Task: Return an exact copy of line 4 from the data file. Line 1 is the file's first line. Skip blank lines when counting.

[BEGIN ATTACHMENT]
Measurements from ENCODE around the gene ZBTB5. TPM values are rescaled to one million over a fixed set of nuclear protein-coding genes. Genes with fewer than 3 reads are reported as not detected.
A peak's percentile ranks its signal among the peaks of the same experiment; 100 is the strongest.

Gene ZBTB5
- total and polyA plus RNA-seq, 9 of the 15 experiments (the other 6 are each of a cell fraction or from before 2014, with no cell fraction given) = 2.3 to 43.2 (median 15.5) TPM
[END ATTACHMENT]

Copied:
- total and polyA plus RNA-seq, 9 of the 15 experiments (the other 6 are each of a cell fraction or from before 2014, with no cell fraction given) = 2.3 to 43.2 (median 15.5) TPM